Jai tells me about the genesis of the team, which involved a bit of serendipity. A few years ago, some students discovered a cache of gloves left behind by Japanese exchange students in the 1990s. They goofed off with the equipment. Then, five years ago, Jai arrived in Xinjiang on vacation with his family.
Inspired by this ragtag group, he decided to stay and coach them. Interest in the game has mushroomed ever since: Alums have gone on to start a middle-school and four elementary-school teams.
After the game, I walk over to the catcher, Zheng, who is Han. To him, baseball is more than just a game of athleticism. “I like it because you need to use your head,” he says.
He’s also enjoyed getting to know the Uighurs on the team and says that they even “hang out” after practices, perhaps to shoot hoops or watch a Major League Baseball game online in their dorm. And if the conversation ever falls short, they have one bedrock bond in common: They’re all devoted followers of the New York Yankees.
Over generous bowls of laghman, a spicy noodle dish, a half-dozen Uighur players, still in their white and blue uniforms, patiently explain the art of rabbit hunting to me. Parhat snaps his wrist to illustrate how a wooden sling could hurl a whittled javelin at fatal speed. It’s easy to deduce how he’s developed a pitcher’s arm.
We’re at Sister Naidu’s Restaurant, one of the unspoken Uighurs-only eateries on campus, where two other teammates are comparing tactics between baseball and popis, a Uighur sport akin to field hockey. Although Xinjiang, with its rural and cloistered life, may be the last place you’d expect baseball to turn up, the Uighurs’ outdoor culture – hunting, sheepherding, tending crops – have shaped them into nimble, if not polished, ballplayers.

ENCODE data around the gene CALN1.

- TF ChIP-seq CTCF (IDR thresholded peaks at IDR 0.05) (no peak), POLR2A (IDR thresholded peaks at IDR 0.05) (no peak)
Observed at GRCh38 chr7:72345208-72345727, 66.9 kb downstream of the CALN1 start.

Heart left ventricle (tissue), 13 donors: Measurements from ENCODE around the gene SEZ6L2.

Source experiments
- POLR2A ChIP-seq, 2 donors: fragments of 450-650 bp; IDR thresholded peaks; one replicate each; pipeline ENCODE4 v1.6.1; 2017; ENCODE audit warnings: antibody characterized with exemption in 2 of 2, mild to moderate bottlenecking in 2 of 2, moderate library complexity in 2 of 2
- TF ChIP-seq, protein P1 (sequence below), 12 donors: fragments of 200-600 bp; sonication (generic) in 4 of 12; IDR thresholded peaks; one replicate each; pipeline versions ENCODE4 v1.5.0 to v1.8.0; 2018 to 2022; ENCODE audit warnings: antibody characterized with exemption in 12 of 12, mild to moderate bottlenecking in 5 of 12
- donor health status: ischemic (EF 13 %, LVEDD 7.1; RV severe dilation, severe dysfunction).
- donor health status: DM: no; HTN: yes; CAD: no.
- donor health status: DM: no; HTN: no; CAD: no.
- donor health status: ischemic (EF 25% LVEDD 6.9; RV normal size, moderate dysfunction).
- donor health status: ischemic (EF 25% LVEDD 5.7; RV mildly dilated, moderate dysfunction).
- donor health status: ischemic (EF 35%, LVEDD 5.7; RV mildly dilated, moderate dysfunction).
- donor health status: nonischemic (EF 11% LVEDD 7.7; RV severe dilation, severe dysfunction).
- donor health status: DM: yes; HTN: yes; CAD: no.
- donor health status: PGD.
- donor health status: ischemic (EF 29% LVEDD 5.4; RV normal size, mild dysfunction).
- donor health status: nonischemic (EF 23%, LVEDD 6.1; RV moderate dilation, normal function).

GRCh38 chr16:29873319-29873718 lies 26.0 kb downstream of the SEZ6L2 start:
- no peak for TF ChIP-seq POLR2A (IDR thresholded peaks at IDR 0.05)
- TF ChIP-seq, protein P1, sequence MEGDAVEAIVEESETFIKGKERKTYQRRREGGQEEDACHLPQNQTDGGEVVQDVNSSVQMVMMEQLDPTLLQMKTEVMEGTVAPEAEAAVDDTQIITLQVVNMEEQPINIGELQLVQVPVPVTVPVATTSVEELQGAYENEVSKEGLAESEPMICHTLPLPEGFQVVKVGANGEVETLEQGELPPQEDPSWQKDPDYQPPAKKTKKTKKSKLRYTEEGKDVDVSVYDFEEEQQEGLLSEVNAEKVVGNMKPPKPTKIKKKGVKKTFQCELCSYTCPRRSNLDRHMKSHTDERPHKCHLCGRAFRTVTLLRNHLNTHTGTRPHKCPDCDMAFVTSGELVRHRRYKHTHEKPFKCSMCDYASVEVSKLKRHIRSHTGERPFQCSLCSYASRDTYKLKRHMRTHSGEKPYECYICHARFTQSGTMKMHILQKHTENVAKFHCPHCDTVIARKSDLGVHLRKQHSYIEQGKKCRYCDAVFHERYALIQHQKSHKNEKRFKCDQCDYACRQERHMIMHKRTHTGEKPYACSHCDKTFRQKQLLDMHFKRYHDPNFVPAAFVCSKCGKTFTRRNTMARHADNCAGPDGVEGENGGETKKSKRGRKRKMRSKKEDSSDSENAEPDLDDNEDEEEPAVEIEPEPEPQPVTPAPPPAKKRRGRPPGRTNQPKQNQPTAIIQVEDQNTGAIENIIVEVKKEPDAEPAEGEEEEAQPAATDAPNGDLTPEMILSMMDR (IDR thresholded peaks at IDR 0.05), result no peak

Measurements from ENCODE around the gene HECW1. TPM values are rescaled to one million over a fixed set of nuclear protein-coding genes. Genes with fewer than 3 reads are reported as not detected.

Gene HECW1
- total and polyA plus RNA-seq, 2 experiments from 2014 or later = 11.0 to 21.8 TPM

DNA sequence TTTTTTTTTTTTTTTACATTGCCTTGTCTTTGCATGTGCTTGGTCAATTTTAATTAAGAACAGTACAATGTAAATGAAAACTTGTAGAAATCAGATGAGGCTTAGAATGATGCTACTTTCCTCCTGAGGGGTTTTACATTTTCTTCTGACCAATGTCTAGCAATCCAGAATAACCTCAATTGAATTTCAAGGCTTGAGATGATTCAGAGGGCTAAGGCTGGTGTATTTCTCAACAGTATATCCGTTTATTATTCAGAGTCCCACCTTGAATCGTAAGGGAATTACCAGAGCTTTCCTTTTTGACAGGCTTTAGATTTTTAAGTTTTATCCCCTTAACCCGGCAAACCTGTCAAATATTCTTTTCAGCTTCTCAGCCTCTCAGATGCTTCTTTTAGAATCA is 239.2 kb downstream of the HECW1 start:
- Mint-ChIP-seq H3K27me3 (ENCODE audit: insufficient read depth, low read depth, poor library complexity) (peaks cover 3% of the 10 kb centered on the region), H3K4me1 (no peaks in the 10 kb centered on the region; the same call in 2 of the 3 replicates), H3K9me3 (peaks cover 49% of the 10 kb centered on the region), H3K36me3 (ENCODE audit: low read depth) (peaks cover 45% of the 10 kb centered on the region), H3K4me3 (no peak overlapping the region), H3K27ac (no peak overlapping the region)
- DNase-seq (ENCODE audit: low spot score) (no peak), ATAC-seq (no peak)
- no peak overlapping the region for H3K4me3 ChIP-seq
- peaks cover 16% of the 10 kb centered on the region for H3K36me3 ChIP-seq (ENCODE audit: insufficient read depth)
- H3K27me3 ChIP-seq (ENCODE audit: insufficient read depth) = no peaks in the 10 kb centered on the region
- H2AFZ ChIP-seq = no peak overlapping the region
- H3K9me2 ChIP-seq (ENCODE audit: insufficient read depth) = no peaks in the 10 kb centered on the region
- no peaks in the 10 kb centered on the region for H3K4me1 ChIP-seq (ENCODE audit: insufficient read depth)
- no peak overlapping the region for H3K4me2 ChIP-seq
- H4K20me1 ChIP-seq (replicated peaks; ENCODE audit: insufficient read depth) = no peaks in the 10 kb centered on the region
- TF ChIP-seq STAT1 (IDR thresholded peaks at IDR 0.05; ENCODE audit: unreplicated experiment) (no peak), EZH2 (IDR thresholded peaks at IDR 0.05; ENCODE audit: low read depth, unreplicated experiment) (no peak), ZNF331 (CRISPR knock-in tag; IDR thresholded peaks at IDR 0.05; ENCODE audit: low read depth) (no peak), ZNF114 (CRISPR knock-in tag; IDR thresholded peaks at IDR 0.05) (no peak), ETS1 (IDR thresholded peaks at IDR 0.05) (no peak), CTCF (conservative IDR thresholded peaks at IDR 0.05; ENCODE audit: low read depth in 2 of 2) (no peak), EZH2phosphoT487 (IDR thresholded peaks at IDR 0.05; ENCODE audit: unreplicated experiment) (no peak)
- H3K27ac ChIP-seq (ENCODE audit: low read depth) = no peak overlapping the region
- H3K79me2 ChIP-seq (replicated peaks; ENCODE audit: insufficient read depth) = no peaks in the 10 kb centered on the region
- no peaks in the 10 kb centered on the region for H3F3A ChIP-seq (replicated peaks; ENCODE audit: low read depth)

Of course, many of the parents have yet to grasp their sons’ newfound life in the big city, let alone this curious game of wooden sticks and men in tight pants. Rufo says that when he visited Parhat’s village, 900 miles outside of Urumqi, his family treated Parhat like a “superstar,” just for making it out of the sleepy outpost that only recently was wired for electricity.
The fluorescent glow of a 70-inch flat-screen TV illuminates our booth here at Fubar. By chance, this sports bar, in one of the many Han districts, is broadcasting a Blue Jays-Yankees game. (There are no Uighurs here except for Parhat and a teammate.)
But I’m too busy listening to Rufo, the filmmaker, and what he’s saying about shooting his documentary in notoriously sealed-off Xinjiang. He recounts growing a mustache and traveling in disguise to villages off limits to foreigners, following players on dates and doctor’s visits. “Doing a documentary in the cinéma-vérité style is an exercise in patience,” he says.
His documentary, “Diamonds in the Dunes,” traces the highs and lows of this Uighur-Han baseball team during the past season. “At the beginning, they were uncomfortable with each other,” he says. “There are still so many differences, but the game has brought them closer together than they’ve ever been in their life.”
We have the streets of Urumqi to ourselves. No honks or beeps for a few more blissful hours. Suddenly, a police cruiser pulls up to our group of four, lights flashing. One of the officers leans over, looks me in the eye (I’m Han Chinese), points to the two Uighurs, and says, “Are they causing trouble? What are they doing out now?”
Only when the policemen see their ID cards – a bit incredulous that these troublemakers are, in fact, top students at Xinjiang’s best university – do they let us go. Afterward, Parhat shrugs it off: “In Xinjiang, bad things happen every day.”
I’m back on the same plane; it is 8 a.m. Beijing time, yet my fellow passengers and I don’t seem ready for the new day. Before I drift off to a four-hour nap, I tell myself to reset my watch.